US9203380B2 - Resonance tuning - Google Patents

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US9203380B2
US9203380B2 US13/117,186 US201113117186A US9203380B2 US 9203380 B2 US9203380 B2 US 9203380B2 US 201113117186 A US201113117186 A US 201113117186A US 9203380 B2 US9203380 B2 US 9203380B2
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frequency
device
power transfer
self
transfer device
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Vijay N. Choudhary
Robert Loke
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National Semiconductor Corp
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    • HELECTRICITY
    • H02GENERATION; CONVERSION OR DISTRIBUTION OF ELECTRIC POWER
    • H02JCIRCUIT ARRANGEMENTS OR SYSTEMS FOR SUPPLYING OR DISTRIBUTING ELECTRIC POWER; SYSTEMS FOR STORING ELECTRIC ENERGY
    • H02J5/00Circuit arrangements for transfer of electric power between ac networks and dc networks
    • H02J5/005Circuit arrangements for transfer of electric power between ac networks and dc networks with inductive power transfer
    • HELECTRICITY
    • H03BASIC ELECTRONIC CIRCUITRY
    • H03JTUNING RESONANT CIRCUITS; SELECTING RESONANT CIRCUITS
    • H03J1/00Details of adjusting, driving, indicating, or mechanical control arrangements for resonant circuits in general
    • H03J1/0008Details of adjusting, driving, indicating, or mechanical control arrangements for resonant circuits in general using a central processing unit, e.g. a microprocessor
    • H03J1/0091Details of adjusting, driving, indicating, or mechanical control arrangements for resonant circuits in general using a central processing unit, e.g. a microprocessor provided with means for scanning over a band of frequencies

Abstract

One heuristic for tuning a wireless power transfer device includes monitoring a circuit parameter while sweeping a power source frequency; identifying two frequencies related to local maxima of the circuit parameter values; estimating self-resonant frequency of an electromagnetically coupled device based on the two frequencies; determining a value for a tuning component of the wireless power transfer device such that the device self-resonant frequency equals the estimated coupled device self-resonant frequency; and adjusting the tuning component to the determined value.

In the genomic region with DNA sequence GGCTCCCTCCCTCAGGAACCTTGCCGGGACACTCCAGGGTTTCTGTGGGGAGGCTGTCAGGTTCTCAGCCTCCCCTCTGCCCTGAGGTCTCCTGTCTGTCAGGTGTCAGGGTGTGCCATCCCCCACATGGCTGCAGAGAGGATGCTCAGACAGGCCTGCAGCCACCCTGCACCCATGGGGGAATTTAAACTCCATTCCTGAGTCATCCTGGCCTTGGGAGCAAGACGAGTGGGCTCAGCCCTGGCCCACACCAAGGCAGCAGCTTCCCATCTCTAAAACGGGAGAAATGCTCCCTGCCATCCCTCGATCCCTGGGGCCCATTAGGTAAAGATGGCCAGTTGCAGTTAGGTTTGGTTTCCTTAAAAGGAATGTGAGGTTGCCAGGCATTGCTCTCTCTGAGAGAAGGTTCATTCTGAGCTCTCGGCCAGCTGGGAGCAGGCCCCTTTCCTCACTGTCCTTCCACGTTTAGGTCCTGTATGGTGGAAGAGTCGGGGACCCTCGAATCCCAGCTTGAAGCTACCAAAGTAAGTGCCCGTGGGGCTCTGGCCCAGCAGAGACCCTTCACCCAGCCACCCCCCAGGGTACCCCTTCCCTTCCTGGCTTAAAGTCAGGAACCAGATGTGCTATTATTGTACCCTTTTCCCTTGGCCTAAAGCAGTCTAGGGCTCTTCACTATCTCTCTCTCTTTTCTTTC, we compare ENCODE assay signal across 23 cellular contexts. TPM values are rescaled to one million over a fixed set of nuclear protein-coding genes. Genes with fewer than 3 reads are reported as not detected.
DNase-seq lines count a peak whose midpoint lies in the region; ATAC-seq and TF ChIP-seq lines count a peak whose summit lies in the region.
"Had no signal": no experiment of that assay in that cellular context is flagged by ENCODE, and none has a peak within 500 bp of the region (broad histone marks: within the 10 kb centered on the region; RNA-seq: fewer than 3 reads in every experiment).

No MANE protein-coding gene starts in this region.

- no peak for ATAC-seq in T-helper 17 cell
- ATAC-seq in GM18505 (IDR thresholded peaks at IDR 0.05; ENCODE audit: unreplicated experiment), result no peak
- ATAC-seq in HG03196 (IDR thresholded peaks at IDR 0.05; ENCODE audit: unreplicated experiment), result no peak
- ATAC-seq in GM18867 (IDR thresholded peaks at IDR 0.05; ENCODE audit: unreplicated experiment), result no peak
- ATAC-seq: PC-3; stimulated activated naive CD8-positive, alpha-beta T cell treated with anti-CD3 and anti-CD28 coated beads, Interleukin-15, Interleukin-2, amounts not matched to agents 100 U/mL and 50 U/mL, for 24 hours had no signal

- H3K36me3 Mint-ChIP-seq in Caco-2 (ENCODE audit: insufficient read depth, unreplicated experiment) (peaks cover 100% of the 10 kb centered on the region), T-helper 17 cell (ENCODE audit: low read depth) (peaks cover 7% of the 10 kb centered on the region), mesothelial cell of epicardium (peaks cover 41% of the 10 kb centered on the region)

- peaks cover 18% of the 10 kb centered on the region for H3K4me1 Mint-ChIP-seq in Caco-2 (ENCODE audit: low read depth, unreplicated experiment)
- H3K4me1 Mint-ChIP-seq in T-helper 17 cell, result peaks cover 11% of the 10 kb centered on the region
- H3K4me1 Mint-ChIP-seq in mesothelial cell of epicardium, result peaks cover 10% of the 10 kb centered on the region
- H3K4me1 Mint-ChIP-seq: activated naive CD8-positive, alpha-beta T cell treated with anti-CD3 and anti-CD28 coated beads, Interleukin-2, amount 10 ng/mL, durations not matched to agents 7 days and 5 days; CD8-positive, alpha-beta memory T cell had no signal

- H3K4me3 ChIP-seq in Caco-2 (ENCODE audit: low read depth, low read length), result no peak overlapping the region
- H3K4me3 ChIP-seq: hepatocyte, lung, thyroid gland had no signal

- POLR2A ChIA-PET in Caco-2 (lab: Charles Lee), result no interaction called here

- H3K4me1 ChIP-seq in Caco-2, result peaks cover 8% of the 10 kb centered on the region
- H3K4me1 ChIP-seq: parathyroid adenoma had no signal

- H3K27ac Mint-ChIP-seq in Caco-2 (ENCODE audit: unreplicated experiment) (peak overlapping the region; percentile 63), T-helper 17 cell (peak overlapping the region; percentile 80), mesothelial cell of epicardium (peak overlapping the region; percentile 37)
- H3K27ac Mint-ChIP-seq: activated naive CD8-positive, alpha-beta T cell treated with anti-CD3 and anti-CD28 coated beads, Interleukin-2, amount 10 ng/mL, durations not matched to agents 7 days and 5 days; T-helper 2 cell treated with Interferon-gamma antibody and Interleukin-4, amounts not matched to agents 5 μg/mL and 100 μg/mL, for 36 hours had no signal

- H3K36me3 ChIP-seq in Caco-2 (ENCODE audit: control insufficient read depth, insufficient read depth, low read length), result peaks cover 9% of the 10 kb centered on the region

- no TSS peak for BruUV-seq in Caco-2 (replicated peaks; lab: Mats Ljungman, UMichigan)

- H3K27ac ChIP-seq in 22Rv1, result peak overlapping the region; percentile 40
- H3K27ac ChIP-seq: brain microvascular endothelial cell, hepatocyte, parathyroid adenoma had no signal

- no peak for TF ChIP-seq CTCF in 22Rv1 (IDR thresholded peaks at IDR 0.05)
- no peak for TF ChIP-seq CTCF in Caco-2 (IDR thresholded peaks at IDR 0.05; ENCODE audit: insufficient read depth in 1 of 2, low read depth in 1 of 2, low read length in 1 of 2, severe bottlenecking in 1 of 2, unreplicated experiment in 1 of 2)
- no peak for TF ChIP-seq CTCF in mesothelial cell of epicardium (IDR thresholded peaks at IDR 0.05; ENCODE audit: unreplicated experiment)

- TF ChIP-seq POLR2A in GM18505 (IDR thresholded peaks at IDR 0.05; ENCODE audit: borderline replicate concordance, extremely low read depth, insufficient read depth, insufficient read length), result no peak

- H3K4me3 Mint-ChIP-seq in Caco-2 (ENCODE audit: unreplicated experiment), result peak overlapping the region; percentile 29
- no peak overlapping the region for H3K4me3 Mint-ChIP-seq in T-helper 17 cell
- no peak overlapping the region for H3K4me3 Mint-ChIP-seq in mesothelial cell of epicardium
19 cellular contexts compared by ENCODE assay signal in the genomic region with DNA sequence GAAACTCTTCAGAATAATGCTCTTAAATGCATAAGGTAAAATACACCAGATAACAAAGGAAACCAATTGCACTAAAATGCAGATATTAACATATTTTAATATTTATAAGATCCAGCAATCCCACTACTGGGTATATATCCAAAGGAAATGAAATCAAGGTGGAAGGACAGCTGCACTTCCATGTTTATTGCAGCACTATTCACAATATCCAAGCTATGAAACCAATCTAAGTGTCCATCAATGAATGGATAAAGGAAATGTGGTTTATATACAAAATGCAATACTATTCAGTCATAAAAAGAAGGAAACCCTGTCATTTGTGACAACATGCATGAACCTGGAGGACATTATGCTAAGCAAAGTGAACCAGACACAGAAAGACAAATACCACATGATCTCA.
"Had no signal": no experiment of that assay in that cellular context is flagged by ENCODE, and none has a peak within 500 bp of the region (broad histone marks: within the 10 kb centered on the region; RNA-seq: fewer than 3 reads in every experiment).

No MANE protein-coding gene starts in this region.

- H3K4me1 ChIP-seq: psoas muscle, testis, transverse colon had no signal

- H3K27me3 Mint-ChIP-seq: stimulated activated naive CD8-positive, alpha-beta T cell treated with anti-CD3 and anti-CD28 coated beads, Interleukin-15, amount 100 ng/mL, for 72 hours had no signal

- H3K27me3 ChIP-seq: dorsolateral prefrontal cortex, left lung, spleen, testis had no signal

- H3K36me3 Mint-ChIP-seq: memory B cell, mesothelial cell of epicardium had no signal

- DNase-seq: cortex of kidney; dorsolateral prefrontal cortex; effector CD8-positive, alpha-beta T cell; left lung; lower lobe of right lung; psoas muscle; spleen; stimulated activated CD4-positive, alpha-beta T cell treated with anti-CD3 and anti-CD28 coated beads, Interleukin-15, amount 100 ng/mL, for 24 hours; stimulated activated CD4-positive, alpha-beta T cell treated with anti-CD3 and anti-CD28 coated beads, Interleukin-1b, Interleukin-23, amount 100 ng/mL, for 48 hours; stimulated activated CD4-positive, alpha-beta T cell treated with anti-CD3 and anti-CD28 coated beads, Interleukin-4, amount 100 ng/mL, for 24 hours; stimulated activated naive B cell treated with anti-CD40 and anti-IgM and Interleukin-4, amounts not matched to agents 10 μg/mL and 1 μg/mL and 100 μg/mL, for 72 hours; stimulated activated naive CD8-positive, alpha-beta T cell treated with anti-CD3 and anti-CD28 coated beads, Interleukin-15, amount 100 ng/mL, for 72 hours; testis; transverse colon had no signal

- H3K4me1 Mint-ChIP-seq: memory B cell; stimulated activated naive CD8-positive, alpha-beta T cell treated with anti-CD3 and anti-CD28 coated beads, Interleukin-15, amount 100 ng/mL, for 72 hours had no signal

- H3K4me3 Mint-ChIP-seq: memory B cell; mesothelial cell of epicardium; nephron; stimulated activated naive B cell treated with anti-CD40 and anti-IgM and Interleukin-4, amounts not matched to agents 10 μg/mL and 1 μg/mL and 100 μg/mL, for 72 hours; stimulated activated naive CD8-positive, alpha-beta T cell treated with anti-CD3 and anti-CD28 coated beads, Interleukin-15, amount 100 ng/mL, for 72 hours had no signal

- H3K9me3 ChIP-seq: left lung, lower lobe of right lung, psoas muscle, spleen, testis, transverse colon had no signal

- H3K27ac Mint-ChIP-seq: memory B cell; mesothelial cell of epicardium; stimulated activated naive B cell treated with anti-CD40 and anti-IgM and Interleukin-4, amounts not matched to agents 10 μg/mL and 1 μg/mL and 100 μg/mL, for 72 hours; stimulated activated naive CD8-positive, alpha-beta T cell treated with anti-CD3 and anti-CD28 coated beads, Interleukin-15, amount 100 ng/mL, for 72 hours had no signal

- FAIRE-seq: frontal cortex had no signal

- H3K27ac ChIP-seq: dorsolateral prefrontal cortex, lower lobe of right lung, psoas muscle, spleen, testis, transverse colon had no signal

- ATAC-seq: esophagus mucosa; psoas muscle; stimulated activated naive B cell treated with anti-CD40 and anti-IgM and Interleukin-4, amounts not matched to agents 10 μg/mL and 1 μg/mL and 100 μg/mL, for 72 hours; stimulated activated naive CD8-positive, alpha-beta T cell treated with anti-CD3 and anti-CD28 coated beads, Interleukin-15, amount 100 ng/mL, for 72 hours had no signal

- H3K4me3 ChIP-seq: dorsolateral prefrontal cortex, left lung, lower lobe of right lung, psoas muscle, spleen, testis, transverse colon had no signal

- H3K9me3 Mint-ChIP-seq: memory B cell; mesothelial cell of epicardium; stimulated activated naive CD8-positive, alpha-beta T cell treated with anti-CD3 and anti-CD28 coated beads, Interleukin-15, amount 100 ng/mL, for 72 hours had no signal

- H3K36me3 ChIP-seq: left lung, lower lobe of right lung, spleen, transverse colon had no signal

Another tuning heuristic includes monitoring a circuit parameter while sweeping the power source frequency; identifying two frequencies related to two local maximum for the values of the circuit parameter; determining a desired resonance frequency for the wireless power transfer device based on stored information; and adjusting the tuning component to a value that causes the wireless power transfer device when uncoupled to operate at or near the desired resonance frequency.

Description

CROSS REFERENCE TO RELATED APPLICATIONS

The present application claims benefit to U.S. provisional application No. 61/428,070 filed Dec. 29, 2010 entitled RESONANCE TUNING, the contents of which is incorporated herein in its entirety.

BACKGROUND

In a wireless power transfer system, the amount of power and the efficiency of the power transfer are affected by many factors. As a few of many examples, distance between power transfer coils, orientation of coils, and number and type of objects in the vicinity all affect power transfer. As coupling between the coils decreases, from the above illustrative factors or other factors, power transfer tends to decrease.

Power transfer is increased when both the transmitter and receiver in a wireless power transfer system are operating at the same resonance frequency. In some systems, the resonance frequency of one or both of the transmitter and receiver may be tuned by adjusting a circuit parameter.

It is desirable to have the capability to tune the transmitter based solely on information measured or retrieved from within the transmitter, or to tune the receiver based solely on information measured or retrieved from within the receiver.

FIGURES

FIG. 1 illustrates an exemplary wireless power transfer system model.

FIG. 2 illustrates another exemplary wireless power transfer system model.

FIG. 3 illustrates exemplary simulation results for an exemplary wireless power transfer system model.

FIG. 4 illustrates further exemplary simulation results for an exemplary wireless power transfer system model.

FIG. 5 illustrates an exemplary heuristic for tuning a device to achieve improved power transfer.

FIG. 6 illustrates another exemplary heuristic for tuning a device to achieve improved power transfer.

FIG. 7 illustrates a representative set of steps for a single-pass tuning heuristic.

FIG. 8 illustrates another exemplary heuristic for tuning a device to achieve improved power transfer.

DETAILED DESCRIPTION

Described below are exemplary heuristics for tuning of dual series resonance circuits coupled for wireless power transfer and having a low coefficient of coupling. A first heuristic provides fast tuning based on reiteratively tuning the self-resonant frequency of the primary to approach the self-resonant frequency of the secondary. A second heuristic provides single-pass tuning for the self-resonant frequency of the primary to the self-resonant frequency of the secondary.